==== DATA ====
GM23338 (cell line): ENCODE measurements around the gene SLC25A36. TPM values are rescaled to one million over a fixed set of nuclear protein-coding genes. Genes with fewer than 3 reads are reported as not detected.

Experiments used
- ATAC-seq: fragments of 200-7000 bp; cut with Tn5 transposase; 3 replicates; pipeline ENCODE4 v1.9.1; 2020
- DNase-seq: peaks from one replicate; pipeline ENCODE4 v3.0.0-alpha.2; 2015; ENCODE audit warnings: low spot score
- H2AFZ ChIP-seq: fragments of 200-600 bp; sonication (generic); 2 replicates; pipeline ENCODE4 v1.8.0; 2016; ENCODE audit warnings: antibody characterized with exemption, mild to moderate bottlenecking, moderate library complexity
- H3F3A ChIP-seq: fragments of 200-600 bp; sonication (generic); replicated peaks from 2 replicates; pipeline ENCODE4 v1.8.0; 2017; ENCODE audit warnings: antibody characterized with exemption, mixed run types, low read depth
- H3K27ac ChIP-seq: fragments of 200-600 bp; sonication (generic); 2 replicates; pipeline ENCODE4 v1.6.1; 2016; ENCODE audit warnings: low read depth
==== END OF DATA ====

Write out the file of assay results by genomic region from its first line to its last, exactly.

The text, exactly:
GM23338 (cell line): ENCODE measurements around the gene SLC25A36. TPM values are rescaled to one million over a fixed set of nuclear protein-coding genes. Genes with fewer than 3 reads are reported as not detected.

Experiments used
- ATAC-seq: fragments of 200-7000 bp; cut with Tn5 transposase; 3 replicates; pipeline ENCODE4 v1.9.1; 2020
- DNase-seq: peaks from one replicate; pipeline ENCODE4 v3.0.0-alpha.2; 2015; ENCODE audit warnings: low spot score
- H2AFZ ChIP-seq: fragments of 200-600 bp; sonication (generic); 2 replicates; pipeline ENCODE4 v1.8.0; 2016; ENCODE audit warnings: antibody characterized with exemption, mild to moderate bottlenecking, moderate library complexity
- H3F3A ChIP-seq: fragments of 200-600 bp; sonication (generic); replicated peaks from 2 replicates; pipeline ENCODE4 v1.8.0; 2017; ENCODE audit warnings: antibody characterized with exemption, mixed run types, low read depth
- H3K27ac ChIP-seq: fragments of 200-600 bp; sonication (generic); 2 replicates; pipeline ENCODE4 v1.6.1; 2016; ENCODE audit warnings: low read depth